Re: [CR] Pennine CO2 Tire Inflators - Calculation Whoops!

(Example: Humor)

From: "Scott Minneman" <>
To: 'Hugh Thornton' <>, 'Classic Rendezvous' <>, 'Stevan Thomas' <>
References: <>
In-Reply-To: <>
Date: Mon, 27 Apr 2009 14:57:28 -0700
Organization: Onomy Labs, Inc.
Thread-Index: AcnHfCqEmrpFR8WNSQqh54JE6rF4jgAAX0iQ
Subject: Re: [CR] Pennine CO2 Tire Inflators - Calculation Whoops!

I'm pretty sure that you've looked at the phase diagram incorrectly, and that CO2 with be a gas over liquid at 900psi at or about room temperature. The cartridge thus requires that you use the good old Ideal Gas Law (pV=nRT) with that 8g of CO2 rather than the simple volume/pressure ratio calculation you used.

Back of the envelope says a 12g cartridge should yield a little over 90psi with a road tire. A 16g cartridge will fill the same tire to 120psi or so. An 8g cartridge will not deliver enough pressure to make you very happy (60-ish psi), but it'll probably get you home. Two of them will make you happier (or a modern one with more CO2, if it'll fit).

Scott Minneman ...seeing more chill and wind than usual in... San Francisco, CA - USA

-----Original Message----- From: [] On Behalf Of Hugh Thornton Sent: Monday, April 27, 2009 2:07 PM To: Classic Rendezvous; Stevan Thomas Subject: Re: [CR] Pennine CO2 Tire Inflators - Calculation Whoops!

Before you all rush to point it out, I meant to say that the volume of a tire is about 800cc or about 80 (not 800) times the volume of the inflator cartridge, but the pressure in the tire was worked out using the correct value and so is still not much more than 10psi.  Sorry. Hugh Thornton Cheshire, England

--- On Mon, 27/4/09, Hugh Thornton wrote:

From: Hugh Thornton <> Subject: Pennine CO2 Tire Inflators To: "Classic Rendezvous" <>, "Stevan Thomas" <> Date: Monday, 27 April, 2009, 9:45 PM

A couple of weeks ago, Stevan Thomas was asking about CO2 cartridges for a Pennine inflator.  These were nicely made aluminum inflators that used CO2 cartridges the same as used in Soda Siphons - there were several brands but the best-known in the UK was, I think, Sparklets.  I believe that similar siphons using the same cartridges were available in the US.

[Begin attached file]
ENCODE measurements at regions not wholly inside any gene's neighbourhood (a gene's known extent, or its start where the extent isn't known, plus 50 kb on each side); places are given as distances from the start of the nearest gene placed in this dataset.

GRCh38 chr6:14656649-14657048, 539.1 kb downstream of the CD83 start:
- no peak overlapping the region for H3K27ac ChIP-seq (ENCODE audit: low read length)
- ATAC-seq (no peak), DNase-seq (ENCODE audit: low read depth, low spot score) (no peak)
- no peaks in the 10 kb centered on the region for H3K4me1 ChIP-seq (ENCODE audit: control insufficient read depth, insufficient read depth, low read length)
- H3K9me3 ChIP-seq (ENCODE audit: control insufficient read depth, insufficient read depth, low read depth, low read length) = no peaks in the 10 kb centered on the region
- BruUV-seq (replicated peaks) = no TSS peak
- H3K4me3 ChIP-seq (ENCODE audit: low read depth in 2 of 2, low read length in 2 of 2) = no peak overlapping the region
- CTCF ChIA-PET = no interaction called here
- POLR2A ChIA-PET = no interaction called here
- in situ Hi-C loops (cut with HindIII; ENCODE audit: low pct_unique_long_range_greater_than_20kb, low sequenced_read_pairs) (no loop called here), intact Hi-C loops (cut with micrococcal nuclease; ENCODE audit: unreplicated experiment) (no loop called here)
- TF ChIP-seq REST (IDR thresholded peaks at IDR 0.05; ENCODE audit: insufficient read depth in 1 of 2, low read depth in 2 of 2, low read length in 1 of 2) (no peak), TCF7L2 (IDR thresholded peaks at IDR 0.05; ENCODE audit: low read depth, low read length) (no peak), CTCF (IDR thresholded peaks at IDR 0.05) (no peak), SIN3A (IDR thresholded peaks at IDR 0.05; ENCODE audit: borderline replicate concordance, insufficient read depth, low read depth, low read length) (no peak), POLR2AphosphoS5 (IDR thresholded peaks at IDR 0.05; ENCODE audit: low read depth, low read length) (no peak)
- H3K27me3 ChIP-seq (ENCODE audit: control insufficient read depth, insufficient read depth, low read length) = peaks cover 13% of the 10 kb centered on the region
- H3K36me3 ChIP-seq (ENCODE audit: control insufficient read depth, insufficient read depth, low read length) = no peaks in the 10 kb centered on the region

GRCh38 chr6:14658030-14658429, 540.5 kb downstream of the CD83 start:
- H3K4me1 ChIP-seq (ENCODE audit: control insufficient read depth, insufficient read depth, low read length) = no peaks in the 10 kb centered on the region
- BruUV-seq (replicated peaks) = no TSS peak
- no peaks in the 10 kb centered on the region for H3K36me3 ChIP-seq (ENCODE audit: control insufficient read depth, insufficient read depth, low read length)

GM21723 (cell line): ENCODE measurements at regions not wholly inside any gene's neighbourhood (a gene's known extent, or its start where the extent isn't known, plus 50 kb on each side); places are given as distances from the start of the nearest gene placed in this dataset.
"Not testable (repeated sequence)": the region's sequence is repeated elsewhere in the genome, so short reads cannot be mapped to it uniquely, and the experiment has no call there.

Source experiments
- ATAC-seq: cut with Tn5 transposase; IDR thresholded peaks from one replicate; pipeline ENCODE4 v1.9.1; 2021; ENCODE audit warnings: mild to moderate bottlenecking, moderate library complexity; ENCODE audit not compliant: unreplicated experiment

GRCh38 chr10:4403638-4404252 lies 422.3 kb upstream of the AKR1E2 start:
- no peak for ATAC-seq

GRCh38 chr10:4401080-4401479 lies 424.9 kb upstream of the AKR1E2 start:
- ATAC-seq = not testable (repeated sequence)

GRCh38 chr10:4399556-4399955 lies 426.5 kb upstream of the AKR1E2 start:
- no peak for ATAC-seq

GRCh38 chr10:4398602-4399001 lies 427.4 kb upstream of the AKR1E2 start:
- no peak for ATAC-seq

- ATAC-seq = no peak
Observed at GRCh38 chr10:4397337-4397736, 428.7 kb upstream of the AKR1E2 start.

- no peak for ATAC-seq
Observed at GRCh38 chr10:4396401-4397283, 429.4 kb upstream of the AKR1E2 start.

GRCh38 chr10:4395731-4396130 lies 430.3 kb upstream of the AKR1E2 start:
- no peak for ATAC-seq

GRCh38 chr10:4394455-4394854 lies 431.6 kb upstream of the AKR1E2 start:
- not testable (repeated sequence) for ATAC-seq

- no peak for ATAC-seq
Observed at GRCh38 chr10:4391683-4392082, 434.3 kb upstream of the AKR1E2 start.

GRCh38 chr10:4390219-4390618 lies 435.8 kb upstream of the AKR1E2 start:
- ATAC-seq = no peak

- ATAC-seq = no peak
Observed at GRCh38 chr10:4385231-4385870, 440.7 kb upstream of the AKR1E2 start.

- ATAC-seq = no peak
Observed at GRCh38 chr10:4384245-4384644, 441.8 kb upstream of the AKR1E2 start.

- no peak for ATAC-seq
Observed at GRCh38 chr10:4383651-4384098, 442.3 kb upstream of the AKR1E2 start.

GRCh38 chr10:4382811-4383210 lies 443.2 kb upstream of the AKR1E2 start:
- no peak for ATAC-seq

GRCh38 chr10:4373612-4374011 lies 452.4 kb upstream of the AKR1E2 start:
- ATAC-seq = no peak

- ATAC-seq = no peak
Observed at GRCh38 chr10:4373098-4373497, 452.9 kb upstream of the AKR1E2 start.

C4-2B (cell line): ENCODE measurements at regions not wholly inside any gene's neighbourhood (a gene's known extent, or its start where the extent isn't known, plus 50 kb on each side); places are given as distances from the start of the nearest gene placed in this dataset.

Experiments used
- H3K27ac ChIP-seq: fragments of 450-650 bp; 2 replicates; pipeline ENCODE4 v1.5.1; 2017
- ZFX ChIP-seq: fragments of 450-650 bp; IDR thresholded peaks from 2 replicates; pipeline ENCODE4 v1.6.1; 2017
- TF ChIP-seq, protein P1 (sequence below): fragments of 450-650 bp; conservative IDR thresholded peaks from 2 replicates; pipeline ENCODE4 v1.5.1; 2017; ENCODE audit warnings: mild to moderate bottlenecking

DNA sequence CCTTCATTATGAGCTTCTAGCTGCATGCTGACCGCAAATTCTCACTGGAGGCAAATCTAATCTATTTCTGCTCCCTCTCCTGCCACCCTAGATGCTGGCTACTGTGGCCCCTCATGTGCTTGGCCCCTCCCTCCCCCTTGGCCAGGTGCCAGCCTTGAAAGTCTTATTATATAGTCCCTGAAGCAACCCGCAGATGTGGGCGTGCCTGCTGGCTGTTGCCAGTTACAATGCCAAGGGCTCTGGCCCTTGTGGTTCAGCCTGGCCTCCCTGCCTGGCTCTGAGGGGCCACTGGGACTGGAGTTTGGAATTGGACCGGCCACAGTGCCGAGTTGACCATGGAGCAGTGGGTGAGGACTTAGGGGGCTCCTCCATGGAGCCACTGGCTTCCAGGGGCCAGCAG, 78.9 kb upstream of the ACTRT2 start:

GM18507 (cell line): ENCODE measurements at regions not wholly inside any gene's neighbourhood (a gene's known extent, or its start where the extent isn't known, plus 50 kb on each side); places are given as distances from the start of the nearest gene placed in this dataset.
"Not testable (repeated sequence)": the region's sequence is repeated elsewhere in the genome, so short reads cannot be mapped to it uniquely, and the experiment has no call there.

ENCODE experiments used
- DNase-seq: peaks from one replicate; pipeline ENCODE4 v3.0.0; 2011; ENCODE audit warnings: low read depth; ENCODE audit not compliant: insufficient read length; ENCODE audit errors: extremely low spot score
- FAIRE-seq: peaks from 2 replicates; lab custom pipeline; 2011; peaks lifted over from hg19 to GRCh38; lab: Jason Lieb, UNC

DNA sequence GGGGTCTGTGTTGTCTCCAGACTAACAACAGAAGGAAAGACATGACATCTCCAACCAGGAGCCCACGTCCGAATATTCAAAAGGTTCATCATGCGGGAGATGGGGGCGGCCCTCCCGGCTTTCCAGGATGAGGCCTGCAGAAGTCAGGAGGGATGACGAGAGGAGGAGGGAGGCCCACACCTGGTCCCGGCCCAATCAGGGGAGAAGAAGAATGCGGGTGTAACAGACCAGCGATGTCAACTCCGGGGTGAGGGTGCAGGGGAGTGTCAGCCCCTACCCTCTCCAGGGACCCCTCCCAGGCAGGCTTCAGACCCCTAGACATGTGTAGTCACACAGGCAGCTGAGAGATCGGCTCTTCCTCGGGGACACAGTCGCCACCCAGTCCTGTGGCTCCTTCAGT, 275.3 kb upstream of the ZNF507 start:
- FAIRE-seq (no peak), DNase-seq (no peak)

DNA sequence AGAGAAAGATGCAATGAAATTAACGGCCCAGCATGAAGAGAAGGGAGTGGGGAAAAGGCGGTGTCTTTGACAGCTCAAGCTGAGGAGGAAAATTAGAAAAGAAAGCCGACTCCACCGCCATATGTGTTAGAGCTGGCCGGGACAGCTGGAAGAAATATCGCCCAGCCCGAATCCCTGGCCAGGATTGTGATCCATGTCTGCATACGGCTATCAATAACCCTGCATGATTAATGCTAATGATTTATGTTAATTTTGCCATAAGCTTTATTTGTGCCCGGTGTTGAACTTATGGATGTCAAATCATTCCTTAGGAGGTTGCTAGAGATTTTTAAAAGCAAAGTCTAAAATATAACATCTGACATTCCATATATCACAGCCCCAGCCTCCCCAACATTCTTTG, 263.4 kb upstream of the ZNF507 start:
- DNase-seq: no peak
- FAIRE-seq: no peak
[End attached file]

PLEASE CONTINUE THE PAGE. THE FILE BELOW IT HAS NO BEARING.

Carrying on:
Since then I have discovered that cartridges are still available in the UK and there is quite a market for retro soda siphons.  This really interested me because I have one of these inflators which I acquired together with a few old cartridges, and I used it once, on a fairly narrow sew-up, to see how it would work.  It was almost completely useless, inflating the tire to a low pressure and not saving me much manual pumping.

Finding the cartridges still available, I checked the specification and saw that they contain 8gm (10cc) of CO2 at 900psi (but it doesn't say what temperature gives that pressure, so I assume about 18degC).  I then calculated that the volume of a tire is about 800 times the volume of the cartridge.  Looking at a phase diagram of CO2, it will not liquify at 900psi at 18degC so it seems reasonable (to me anyway) to assume that Boyle's Law applies and that Pressure x Volume is constant (once everything is back to the same temperature).  On this basis, 10cc at 900psi expanding 800 times gives a pressure not much better than 10psi.  Which seems to confirm my impression that these inflators aren't much good unless you have a pocketful of cartridges and almost as much time to spare as it would take to inflate the tire with a pump.

So my question is, does anybody out there have contemporary experience of these inflators?  I would be really interested to know whether people's experience in the 1950s stacks up with my experience with an old cartridge (which just may have lost pressure) and with my calculation (which may well be flawed - perhaps someone can tell me whether I got it right or totally wrong).

In my youth I had a very fancy CO2 (or was it nitrogen?) inflator of the sort you sometimes see in photos of Coppi and other riders of the era.  It was activated by screwing the cylinder in its end piece which housed the push on connector for the tire valve.  My recollection is that these were made by Edco and they were well able to inflate a tire.  Can anyone confirm that, and are they ever seen these days?  These things were really quite heavy, so one has to feel sorry for those professionals who had to ride their bikes up huge mountains often on bad surfaces.  Many of the frames themselves weren't too heavy of course, but add all the things like steel cranks and gears, clamp on steel bottle cages with full bottles, heavy inflators and a few spare tires and the total weight would be quite daunting.  Those guys were really heroic.

Hugh Thornton
Cheshire, England